A Health Care System That's the Envy of the World
The following events did not take place in the Soviet Union or Cuba. None of this inhumanity was a figment of my imagination. I'm narrating the details without hyperbole.
Recently, I took a ride through one amazingly affordable health care system — the one Obama and other notable Democrats paint as the "envy of the world." See how quickly you can figure out where this envy of the world dwells.
Got your seat belt on? This liberal utopia is a bit bumpy.
You enter a hospital emergency room. For two months prior, you suffered abysmal pain, unable to shower, straighten out, or sit. You're the Hunchback of Notre Dame, debilitated with no reprieve. When one of your legs isn't numb from hip to toe, you experience sharp stabbing sensations that make you want to slit your wrists.
Yet you do exactly what your nation's one-tier medical system instructs you to do: you visit a family doctor who routinely suggests an MRI. And since you live in the proud lap of liberalism, which ensures the all-inclusive equity of suffering, you are told that your MRI is a mere twelve months away. A referral to a spine clinic was offered at a six months' wait. Lucky for you, a generous dose of an opioid was prescribed in the interim. The 60 Oxycontin pills (the most addictive opioid on the market, with a street value of $60/pill) were augmented by 270 pills of Gabapentin, a drug designed to deceive your brain into thinking you are not in pain. You walk away a guaranteed addict with a pocket full of mind-altering chemicals.
By now you should be entirely consoled by the idea that many are in the same boat of egalitarianism for suffering and queues. The thought of equitable misery is expected to work as an instant pain-reliever. This barbaric philosophy is at the crux of government policies that outlaw private health care in this country.
This is how my friend's journey through the cartel of socialist policies began.
As Amy tried to figure out how to take her next breath without screaming, she decided that a 12-month wait is simply inhumane. She did what most people of means do: she arranged a private MRI. A diagnosis of bulging spinal discs pressing on nerves in the lower spine resulted. Amy, now $692 poorer, was always guaranteed health care when she needed it — that is, if she didn't mind croaking from pain first.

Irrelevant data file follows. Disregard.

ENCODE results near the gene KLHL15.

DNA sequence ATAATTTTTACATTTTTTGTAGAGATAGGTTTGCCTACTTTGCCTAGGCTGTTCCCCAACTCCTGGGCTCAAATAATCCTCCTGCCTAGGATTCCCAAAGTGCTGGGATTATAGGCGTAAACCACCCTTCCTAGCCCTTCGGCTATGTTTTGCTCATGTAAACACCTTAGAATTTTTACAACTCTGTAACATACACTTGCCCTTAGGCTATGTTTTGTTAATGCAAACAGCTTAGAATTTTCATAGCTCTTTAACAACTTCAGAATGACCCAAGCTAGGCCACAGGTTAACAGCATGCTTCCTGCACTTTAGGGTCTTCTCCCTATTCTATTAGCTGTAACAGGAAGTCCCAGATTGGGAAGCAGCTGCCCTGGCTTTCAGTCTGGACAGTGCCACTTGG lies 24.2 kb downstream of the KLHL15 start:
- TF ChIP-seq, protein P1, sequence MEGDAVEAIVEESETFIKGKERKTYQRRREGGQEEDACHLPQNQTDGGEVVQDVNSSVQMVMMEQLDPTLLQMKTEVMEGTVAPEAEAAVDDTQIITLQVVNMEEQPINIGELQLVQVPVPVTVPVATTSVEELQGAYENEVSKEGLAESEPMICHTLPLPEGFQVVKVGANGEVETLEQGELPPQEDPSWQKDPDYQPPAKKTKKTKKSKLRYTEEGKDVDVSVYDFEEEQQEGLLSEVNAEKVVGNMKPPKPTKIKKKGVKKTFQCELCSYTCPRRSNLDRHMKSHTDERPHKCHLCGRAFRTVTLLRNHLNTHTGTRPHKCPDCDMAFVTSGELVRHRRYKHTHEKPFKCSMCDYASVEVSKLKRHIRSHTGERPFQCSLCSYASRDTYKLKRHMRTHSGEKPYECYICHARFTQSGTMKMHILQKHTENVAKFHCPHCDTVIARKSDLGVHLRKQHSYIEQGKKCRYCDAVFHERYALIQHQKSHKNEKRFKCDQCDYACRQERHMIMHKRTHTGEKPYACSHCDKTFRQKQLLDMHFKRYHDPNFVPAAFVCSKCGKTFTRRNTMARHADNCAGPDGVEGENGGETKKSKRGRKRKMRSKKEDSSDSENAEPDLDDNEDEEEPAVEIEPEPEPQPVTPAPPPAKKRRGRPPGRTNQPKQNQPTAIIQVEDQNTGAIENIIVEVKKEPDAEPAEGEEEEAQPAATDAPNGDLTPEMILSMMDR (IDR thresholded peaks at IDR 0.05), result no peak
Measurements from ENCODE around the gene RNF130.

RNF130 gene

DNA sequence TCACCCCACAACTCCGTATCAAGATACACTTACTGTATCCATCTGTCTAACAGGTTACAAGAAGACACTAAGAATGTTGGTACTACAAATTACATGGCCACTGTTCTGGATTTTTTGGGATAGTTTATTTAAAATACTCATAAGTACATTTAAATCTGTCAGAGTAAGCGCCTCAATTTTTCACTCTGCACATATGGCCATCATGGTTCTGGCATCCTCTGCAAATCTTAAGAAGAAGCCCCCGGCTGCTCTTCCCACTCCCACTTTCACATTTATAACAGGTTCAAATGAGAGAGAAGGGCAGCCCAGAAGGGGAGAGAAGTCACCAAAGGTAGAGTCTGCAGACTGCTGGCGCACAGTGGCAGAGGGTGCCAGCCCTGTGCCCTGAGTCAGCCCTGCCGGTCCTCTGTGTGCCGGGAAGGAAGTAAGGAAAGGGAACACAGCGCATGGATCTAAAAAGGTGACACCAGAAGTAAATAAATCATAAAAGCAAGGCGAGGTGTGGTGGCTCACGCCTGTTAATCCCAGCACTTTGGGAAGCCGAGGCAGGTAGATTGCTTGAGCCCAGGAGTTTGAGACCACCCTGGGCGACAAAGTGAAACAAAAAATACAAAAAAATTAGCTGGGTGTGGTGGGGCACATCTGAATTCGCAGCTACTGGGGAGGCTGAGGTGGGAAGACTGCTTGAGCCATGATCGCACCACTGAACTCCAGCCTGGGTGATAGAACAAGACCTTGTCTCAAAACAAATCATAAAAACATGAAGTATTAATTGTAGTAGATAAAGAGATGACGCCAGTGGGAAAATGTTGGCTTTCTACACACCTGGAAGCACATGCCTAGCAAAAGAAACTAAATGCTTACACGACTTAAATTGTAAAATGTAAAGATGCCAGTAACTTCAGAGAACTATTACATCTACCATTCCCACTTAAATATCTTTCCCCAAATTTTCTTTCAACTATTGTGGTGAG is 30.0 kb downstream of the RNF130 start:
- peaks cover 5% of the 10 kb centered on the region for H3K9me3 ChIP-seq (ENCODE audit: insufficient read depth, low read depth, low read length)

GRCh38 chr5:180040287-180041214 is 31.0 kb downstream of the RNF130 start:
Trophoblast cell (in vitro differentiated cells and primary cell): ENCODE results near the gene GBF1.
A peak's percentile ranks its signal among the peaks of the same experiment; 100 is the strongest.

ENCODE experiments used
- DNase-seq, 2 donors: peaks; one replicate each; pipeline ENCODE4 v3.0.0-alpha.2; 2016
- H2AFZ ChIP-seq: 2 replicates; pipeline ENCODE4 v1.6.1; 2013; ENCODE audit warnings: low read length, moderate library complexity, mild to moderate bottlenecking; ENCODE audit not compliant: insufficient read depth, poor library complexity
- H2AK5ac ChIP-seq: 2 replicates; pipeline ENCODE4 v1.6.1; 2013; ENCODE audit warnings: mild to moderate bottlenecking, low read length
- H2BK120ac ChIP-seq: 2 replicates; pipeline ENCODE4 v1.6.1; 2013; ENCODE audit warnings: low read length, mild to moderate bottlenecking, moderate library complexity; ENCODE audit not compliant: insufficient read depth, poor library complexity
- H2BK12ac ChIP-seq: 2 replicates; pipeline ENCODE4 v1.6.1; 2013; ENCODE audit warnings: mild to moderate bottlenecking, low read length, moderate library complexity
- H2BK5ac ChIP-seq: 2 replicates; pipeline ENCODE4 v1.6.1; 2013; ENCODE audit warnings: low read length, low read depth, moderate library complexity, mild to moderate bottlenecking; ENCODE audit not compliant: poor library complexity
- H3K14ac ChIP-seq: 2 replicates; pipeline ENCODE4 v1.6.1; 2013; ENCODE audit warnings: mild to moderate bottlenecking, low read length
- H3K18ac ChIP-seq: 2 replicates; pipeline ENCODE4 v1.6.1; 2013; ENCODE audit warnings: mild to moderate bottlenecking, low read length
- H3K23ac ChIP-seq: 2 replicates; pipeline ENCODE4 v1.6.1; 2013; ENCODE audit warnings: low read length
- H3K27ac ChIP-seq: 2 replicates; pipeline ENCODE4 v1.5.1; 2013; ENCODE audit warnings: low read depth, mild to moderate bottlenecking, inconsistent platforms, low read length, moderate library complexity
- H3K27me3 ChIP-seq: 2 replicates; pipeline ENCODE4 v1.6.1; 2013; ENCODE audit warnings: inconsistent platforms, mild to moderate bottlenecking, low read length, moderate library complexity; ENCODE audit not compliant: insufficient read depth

In Amy's country, an average annual income of $60,900 pays a health care tax bill of $5,516 for the privilege of the "free" health care perk. In 2016, an average family sent 42.5% of their income straight into government coffers, out of which health care funding is allocated. Top earners pay up to $37,361 annually for their shot at the "free" emergency room queues, MRI waits, and specialist appointments.
More is spent on taxes by households than on anything else in Amy's country. This exuberant taxpayer funding of the public health care utopia known as the "envy of the world" is today Bernie Sanders's and Kamala Harris's main advocacy platform all the way to 2020.
Amy's journey continues…
Addictive and mind-altering pharmaceutical chemicals are all Amy has at her disposal. No back specialist or treatments are on the horizon.
After a several days of continued suffering, with no relief from prescribed opioids, Amy, now in a wheelchair, heads to the nearest emergency room. Official wait time is recorded as two hours. In reality, the two-hour wait was simply the time needed to get through the three separate points of admission. Bureaucracy requires it.
Amy enters a second waiting room, where she waits three more hours. Ten hours later, loaded with more addicting opioids (Hydromorphine and Tramadol), Amy is sent home. She is told that average wait time to see a back surgeon is between 18 and 24 months.